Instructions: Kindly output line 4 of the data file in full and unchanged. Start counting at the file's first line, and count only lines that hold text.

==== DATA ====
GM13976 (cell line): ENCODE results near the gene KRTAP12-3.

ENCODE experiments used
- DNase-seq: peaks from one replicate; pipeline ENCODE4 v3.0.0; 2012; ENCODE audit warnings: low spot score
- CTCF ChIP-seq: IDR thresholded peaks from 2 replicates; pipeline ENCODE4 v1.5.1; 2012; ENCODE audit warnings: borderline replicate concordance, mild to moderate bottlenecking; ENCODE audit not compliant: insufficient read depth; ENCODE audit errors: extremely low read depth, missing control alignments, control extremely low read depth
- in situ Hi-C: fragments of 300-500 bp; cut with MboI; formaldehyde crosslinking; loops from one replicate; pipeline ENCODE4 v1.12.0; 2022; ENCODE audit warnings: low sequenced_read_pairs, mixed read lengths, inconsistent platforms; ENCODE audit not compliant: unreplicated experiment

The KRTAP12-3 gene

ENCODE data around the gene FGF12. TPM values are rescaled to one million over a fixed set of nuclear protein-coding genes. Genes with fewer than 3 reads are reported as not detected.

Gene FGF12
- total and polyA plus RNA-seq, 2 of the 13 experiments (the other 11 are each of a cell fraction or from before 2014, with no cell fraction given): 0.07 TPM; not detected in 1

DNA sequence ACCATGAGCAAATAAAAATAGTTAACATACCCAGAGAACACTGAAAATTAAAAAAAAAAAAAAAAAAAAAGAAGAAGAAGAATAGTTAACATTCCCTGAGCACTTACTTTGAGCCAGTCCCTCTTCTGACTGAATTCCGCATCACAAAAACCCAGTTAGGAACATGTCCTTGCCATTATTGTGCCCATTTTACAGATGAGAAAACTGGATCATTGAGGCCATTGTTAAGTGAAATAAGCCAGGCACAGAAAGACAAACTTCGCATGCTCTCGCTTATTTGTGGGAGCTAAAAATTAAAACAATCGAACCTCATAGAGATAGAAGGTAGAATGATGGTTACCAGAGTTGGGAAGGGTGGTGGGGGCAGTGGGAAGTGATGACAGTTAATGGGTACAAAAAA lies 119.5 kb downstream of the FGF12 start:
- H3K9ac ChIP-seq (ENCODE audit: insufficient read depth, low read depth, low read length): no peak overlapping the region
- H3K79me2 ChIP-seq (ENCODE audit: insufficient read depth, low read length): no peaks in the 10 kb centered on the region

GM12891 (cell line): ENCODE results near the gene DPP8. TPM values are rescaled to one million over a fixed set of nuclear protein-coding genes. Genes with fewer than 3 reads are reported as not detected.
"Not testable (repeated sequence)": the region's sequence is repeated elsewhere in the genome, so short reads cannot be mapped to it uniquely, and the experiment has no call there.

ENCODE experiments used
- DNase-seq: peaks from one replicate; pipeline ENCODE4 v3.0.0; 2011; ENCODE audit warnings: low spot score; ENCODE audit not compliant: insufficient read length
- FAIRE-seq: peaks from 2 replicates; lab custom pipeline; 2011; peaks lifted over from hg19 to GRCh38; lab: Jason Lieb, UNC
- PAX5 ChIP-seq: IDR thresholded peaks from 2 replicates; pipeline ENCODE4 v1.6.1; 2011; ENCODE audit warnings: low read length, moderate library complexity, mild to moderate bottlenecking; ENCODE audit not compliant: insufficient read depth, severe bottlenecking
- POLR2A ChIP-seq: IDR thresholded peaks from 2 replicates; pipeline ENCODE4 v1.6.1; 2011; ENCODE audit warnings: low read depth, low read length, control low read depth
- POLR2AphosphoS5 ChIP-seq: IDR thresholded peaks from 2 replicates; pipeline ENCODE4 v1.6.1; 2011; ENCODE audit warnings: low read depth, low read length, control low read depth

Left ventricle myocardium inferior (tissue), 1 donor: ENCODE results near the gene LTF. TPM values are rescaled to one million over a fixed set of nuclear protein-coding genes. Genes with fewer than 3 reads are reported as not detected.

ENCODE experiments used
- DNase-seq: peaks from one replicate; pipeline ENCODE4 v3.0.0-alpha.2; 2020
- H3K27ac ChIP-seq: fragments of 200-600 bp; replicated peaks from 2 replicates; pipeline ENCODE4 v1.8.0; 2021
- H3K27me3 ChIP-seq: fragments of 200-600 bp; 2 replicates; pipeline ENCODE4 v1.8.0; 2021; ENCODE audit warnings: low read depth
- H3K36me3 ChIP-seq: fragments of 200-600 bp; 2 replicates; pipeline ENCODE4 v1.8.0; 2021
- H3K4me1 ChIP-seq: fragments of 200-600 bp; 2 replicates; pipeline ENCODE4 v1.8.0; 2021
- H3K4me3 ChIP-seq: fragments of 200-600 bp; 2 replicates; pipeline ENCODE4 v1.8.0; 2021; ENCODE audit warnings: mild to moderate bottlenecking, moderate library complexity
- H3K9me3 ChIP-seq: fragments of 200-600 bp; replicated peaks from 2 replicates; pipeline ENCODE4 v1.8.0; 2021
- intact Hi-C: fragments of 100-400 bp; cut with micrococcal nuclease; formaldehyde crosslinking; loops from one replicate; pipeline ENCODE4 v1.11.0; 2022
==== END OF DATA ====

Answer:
- CTCF ChIP-seq: IDR thresholded peaks from 2 replicates; pipeline ENCODE4 v1.5.1; 2012; ENCODE audit warnings: borderline replicate concordance, mild to moderate bottlenecking; ENCODE audit not compliant: insufficient read depth; ENCODE audit errors: extremely low read depth, missing control alignments, control extremely low read depth